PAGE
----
When new in a locality in the Philippines, the first travel challenge is how to go around the place without getting lost. Most neighborhoods in the country have seemingly endless and odd routes For new comers they’re sure formulas for getting lost. How do we overcome this first-timers’ travel pitfall?
To get familiar with a place, it always pays to roam around the vicinity on weekends, especially on the first day of arrival. Consider it one’s first schedule for leisure travel. After locking all doors in the house (and bringing the key along), walk around the block. Then walk around several blocks, then around the district. Don’t use a car. Walk and ride public vehicles. Getting lost may be good here.
Use every public vehicle seen around—travel on buses, jeepneys, tricycles, pedicabs. Study all routes going north, east, west, and south from one’s location. Enter every road, street, or alley that seems safe. Ask around where certain paths lead to. Study how to get there from one’s place, and vice versa, not getting lost.
Very important route studies are the following: travel route from home to food stores, home to drugstores, home to the nearest clinic and hospitals, home to the nearest police station and barangay outpost, home to the nearest fire station, and home to one’s work place—all without getting lost.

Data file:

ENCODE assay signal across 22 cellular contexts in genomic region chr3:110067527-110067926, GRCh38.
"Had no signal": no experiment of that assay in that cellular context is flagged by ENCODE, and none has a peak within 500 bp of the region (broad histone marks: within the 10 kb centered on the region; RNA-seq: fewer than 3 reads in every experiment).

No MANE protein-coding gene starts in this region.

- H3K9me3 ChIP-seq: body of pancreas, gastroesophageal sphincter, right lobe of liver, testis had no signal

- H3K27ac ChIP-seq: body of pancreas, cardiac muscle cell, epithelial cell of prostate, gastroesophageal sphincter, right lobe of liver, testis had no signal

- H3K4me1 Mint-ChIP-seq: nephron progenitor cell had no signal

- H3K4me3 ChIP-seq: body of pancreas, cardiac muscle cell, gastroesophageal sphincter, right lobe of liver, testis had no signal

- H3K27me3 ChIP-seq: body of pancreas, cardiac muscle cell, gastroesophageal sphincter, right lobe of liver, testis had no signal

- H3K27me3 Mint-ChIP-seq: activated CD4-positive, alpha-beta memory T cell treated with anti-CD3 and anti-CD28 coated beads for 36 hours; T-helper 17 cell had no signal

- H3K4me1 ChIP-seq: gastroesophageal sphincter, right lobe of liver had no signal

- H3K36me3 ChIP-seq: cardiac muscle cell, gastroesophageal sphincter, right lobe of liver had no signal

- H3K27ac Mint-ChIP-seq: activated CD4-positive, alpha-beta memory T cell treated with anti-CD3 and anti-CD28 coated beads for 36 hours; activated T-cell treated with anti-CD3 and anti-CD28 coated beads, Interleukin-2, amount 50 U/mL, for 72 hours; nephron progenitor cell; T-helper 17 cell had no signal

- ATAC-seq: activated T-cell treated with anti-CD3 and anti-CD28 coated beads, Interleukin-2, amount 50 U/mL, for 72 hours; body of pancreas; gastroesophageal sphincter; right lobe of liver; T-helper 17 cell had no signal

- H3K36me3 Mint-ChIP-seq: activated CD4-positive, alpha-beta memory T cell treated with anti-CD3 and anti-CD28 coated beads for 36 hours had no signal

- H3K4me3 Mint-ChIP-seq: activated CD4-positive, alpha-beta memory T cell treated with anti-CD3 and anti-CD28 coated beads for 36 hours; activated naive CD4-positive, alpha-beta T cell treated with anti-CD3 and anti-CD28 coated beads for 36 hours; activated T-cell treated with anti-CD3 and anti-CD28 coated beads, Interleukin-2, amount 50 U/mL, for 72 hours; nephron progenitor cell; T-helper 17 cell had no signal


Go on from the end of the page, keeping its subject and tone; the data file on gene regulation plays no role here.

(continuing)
How far should one go with these travel route studies? The best thing is to go as far as where the work place is. From home to work place, study vicinity routes. Get a map. Draw a circle using one’s home as the center and the work place as starting point of the perimeter. That circle is one’s targeted route study. Do it per area. One area this weekend, another next weekend, and so on, without getting lost.
What if a work place is two cities away from home? That’s a big circle to draw, and a huge area to target for travel route study. The remedy here is to choose an apartment near the work place. That limits route study and getting lost. But if there’s no choice, then by all means, get that huge route study started—even if it covers 6 cities. Do it an area at a time. Think of it as a short weekend excursion.
It’s very important to get familiar with a place for travel convenience. After all, getting lost is a most unwelcome experience when one’s new in the neighborhood.